• If this is not done correctly, the application may access stale data resident in its cache.

Input/Output Buffers (application and/or algorithm can read and/or write to the buffer)

  • Generally,
    • Before calling the algorithm, manage the buffers like IN buffers.
    • After calling the algorithm, manage the buffers like OUT buffers.


If the GPP or DSP uses DMA to access the shared buffers, then there is more work to ensure coherence. XDAIS provides some Rules for frameworks: DMA Rules 6, 7 and 8. (See:

  • C6000 algorithms must not issue any CPU read/writes to buffers in external memory that are involved in DMA transfers. This also applies to the input buffers passed to the algorithm through its algorithm interface.
  • All "application side input and output buffers" that are passed as arguments to the algorithm process functions must be:
    • aligned on a cache line boundary (128-byte cache line size for L2 Cache on C6000) and
    • be a multiple of the cache line length in size.

Note that: if these alignment and size constraints are violated, then any data object allocated adjacent to the the application buffer will be sharing a cache line with a portion of the app-buffer. This has the potential to corrupt the portion of the app buffer residing in the shared cache-line. Corruption may happen as a side-effect of Cache Controller writing back the shared cache line to evict it while it was dirty due to (valid) CPU write accesses to the non-app-buffer data objects. This would be a very nasty bug to track!

Common Cache errors

Finally, for completeness, a common error frameworks employ when dealing with cache coherence issues is when:

  • (1) A WbInv is done for "input" buffers by the remote processor - instead of just Inv - "before" process/control calls:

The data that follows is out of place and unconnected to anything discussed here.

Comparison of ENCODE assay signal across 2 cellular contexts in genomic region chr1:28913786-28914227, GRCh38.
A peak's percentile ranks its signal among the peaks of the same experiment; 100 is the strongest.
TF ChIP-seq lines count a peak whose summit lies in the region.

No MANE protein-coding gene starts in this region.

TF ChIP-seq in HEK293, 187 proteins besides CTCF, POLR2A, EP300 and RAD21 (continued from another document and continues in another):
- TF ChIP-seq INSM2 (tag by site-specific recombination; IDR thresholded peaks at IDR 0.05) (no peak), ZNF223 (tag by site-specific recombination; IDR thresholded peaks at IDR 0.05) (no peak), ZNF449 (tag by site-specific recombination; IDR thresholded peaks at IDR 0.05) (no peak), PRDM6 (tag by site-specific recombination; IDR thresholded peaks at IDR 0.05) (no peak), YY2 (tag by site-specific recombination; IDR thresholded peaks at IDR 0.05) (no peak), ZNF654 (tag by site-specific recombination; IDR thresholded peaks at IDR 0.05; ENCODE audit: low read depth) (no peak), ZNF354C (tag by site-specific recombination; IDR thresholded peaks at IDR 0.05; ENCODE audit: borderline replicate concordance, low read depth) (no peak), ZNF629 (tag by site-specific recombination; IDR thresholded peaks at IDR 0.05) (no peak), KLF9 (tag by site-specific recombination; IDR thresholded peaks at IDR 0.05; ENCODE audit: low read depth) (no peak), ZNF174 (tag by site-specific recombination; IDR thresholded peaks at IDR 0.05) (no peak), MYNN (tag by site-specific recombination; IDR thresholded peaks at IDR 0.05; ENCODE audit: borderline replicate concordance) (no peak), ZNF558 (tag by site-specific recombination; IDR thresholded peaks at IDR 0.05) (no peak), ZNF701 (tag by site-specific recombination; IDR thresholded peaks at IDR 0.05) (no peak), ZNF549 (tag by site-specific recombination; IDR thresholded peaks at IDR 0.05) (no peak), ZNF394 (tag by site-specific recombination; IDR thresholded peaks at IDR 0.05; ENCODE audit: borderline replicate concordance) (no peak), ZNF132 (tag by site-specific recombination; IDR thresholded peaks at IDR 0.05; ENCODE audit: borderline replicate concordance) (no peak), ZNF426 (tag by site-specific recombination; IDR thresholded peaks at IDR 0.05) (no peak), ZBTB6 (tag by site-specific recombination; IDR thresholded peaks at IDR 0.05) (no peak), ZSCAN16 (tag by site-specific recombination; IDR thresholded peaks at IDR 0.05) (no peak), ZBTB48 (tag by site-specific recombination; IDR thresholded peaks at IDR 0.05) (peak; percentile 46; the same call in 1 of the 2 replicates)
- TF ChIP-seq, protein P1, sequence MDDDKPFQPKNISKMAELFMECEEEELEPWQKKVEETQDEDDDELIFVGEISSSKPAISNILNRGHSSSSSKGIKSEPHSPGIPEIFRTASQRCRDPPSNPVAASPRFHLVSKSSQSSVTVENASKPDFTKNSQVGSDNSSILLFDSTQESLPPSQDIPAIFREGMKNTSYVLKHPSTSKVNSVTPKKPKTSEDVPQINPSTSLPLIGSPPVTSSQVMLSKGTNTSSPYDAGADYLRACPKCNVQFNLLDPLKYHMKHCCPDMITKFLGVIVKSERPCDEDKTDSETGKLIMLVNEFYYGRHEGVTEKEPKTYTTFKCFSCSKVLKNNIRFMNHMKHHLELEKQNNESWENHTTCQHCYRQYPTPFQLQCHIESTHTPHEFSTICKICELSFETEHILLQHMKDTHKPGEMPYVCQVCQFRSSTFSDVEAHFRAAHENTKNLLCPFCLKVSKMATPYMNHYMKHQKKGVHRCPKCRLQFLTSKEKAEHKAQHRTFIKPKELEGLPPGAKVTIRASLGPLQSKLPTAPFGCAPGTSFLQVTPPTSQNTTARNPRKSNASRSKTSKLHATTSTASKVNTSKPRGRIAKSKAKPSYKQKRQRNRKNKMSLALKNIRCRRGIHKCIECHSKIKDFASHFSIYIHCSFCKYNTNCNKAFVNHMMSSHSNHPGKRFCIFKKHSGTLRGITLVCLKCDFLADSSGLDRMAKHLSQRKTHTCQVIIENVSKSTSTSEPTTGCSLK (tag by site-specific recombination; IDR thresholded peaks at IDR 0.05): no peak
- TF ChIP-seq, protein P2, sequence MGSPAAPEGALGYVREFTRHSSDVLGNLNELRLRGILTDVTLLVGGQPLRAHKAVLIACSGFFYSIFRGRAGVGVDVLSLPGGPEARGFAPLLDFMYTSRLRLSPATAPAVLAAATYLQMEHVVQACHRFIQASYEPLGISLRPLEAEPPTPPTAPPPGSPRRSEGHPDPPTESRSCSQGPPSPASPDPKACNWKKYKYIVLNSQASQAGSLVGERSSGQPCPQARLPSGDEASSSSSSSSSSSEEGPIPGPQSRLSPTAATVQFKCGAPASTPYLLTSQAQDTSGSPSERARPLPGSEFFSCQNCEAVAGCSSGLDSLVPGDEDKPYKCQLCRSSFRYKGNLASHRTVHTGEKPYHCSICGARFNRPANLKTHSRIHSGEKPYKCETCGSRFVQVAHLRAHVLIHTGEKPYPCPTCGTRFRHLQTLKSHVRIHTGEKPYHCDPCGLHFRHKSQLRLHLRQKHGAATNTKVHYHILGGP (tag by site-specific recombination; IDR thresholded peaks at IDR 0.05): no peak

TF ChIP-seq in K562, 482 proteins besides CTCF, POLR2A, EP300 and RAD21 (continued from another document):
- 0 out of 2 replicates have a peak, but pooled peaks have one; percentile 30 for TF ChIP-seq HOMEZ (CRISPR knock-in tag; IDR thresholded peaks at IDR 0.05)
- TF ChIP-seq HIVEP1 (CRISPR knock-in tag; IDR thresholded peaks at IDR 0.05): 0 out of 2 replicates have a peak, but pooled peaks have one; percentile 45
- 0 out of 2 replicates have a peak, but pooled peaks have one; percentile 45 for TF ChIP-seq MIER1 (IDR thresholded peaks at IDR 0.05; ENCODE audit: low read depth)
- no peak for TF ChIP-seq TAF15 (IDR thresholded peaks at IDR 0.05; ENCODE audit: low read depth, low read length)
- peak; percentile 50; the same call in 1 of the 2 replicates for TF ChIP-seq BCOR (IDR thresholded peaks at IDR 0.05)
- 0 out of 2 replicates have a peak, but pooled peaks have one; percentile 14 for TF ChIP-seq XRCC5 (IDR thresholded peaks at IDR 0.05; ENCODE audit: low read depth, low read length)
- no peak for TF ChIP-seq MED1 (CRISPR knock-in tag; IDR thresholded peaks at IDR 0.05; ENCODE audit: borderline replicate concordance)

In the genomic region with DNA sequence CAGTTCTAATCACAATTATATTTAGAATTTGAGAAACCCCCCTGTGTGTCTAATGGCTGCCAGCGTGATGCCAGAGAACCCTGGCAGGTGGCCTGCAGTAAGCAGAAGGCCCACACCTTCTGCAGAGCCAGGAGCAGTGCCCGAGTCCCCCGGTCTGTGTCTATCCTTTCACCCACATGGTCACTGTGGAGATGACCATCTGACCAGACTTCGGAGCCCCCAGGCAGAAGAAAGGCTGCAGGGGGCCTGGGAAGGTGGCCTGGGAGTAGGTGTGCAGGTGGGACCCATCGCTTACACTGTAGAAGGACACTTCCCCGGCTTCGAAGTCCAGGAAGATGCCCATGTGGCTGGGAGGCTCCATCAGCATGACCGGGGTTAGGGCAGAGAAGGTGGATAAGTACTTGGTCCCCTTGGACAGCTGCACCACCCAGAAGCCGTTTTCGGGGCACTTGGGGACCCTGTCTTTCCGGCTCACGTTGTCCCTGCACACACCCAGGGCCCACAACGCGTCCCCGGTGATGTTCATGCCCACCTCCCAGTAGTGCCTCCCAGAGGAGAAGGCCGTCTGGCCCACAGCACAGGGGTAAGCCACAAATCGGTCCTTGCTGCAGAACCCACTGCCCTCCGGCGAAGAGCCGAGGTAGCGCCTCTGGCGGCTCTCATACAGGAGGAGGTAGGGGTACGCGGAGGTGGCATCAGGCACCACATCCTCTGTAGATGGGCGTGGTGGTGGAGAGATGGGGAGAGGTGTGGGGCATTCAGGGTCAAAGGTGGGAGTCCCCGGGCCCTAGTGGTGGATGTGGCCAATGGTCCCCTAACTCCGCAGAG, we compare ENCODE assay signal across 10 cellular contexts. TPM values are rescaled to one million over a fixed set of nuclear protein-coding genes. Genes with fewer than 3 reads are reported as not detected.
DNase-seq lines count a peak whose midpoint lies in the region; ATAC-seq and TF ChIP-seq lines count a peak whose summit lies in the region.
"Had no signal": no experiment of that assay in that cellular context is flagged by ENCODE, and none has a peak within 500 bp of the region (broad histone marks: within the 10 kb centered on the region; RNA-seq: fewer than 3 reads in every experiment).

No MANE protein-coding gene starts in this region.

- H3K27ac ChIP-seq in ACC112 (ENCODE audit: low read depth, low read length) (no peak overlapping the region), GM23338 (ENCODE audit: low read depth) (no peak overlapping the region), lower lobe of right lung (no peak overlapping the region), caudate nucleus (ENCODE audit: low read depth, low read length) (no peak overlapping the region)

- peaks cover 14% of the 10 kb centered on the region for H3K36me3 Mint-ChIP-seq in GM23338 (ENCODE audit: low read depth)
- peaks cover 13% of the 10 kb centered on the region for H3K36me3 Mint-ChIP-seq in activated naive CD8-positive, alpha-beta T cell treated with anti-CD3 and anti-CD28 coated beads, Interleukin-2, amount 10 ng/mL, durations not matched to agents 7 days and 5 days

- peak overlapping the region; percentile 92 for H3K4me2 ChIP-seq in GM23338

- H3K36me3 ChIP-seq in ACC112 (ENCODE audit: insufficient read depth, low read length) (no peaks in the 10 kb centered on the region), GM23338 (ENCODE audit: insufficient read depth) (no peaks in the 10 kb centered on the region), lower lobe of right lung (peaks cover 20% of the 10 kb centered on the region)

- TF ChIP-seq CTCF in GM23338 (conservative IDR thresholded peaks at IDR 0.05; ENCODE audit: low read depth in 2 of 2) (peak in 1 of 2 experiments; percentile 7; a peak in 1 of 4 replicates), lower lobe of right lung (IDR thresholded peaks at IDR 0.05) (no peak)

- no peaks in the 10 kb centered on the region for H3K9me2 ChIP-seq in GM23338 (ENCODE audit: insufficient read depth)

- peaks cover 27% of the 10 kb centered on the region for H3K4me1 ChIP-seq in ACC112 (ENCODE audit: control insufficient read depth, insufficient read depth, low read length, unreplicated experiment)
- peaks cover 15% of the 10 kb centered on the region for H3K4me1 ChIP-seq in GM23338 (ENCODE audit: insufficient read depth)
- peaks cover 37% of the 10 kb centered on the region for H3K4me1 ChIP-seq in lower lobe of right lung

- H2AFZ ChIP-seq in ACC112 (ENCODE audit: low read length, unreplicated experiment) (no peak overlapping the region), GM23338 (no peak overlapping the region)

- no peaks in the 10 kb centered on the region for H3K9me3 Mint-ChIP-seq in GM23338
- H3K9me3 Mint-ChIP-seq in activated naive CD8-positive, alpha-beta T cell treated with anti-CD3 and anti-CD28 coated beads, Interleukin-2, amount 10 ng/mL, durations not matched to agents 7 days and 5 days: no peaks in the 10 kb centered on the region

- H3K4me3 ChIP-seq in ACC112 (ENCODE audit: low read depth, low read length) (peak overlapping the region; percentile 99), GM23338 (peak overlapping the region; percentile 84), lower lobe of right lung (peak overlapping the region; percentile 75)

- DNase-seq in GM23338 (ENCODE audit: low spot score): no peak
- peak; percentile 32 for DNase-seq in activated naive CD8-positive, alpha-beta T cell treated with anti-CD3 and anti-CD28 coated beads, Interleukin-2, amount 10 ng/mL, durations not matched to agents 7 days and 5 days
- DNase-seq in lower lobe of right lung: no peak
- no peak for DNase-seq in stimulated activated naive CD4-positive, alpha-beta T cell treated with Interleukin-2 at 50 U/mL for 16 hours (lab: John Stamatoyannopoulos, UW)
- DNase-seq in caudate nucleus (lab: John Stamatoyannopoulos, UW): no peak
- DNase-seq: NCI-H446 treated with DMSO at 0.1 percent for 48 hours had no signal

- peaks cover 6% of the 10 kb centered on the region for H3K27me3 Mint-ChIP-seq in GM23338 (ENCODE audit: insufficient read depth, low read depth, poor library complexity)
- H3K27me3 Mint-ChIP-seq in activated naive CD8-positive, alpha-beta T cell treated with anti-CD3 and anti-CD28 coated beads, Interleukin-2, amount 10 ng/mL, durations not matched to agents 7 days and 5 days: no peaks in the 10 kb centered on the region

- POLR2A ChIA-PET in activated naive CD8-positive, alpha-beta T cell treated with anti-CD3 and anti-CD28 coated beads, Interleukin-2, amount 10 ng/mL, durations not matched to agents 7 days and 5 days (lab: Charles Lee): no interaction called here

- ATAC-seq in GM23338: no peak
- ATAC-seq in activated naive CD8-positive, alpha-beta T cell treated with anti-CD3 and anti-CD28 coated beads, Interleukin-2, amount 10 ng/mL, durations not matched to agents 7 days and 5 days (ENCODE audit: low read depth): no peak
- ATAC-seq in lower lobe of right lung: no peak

• If any of the "current" input buffers have been referenced in a "previous" process/control call, then a stale fragment of that buffer may already be resident in the Cache. Any Wb will corrupt the "current" input buffer with stale data from cache!
  • (2) Doing a blind "ALL L2 Cache" WbInv, instead of just the algorithm's own input/output buffers:
    • This will also potentially create problems for other algorithm instances, whose input/output buffers will be affected as in (1).
  • (3) Inv all of L2 will cause any data in the cache to be discarded. This will likely result in data being thrown away that shouldn't be. Additionally, this will severely degrade performance, for all algorithm instances, due to the resulting thrashing cache misses.

Also please note that the DSP-side L2 Cache line size on DM644x is 128-bytes.

Codec Engine Cache Maintenance

There are some details described above for how some parts of Codec Engine (specifically, the VISA Server-side skeletons) manage cache. This section consolidates some of that information and presents it for the Codec Engine user.

Codec Engine's only cache management is done in the Server-side skeletons - that is, on the remote processor, when managing data buffers for remote algorithms. Codec Engine never manages the cache for application side buffers and/or local algorithms; this is always the responsibility of the application. See the sections above for some reasons why generic frameworks can't do this right in all cases.

In Codec Engine environments, the following general, HW-agnostic statement can be made:

The application must manage the application-side processor's cache for any data buffers that are cached to the application processor.

Historically, the ARM-side data buffers (typically acquired from CMEM or video drivers) are not cached to the application processor, so the applications didn't have to manage it. This general lack of app exposure to cache details is why it's commonly mis-perceived that "Codec Engine handles cache". This is a mis-perception, CE doesn't, in general, handle cache for the application. However, CE will take care of the cache if these data buffers end up being given to remote algs.

See Also